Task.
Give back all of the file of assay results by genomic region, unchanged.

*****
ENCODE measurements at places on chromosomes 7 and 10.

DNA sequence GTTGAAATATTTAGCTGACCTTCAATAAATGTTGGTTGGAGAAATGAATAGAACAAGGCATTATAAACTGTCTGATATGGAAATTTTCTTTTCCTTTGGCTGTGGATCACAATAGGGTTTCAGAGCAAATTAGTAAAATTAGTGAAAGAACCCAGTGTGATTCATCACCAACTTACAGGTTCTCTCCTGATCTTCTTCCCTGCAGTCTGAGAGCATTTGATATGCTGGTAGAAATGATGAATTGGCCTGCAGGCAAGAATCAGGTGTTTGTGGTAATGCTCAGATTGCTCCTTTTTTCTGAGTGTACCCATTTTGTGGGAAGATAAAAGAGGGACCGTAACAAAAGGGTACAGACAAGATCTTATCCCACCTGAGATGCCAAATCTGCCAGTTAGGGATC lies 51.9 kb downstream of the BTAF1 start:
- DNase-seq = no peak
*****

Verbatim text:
ENCODE measurements at places on chromosomes 7 and 10.

DNA sequence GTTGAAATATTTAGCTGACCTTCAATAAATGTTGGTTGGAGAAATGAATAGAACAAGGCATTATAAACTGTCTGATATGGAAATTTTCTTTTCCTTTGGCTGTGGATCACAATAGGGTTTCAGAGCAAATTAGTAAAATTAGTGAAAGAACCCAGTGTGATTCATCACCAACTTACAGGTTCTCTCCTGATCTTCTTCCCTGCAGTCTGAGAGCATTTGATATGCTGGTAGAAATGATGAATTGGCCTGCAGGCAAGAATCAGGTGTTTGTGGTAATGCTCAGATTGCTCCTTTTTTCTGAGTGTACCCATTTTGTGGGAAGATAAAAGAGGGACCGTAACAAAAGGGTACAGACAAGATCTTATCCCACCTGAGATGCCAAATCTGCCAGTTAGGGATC lies 51.9 kb downstream of the BTAF1 start:
- DNase-seq = no peak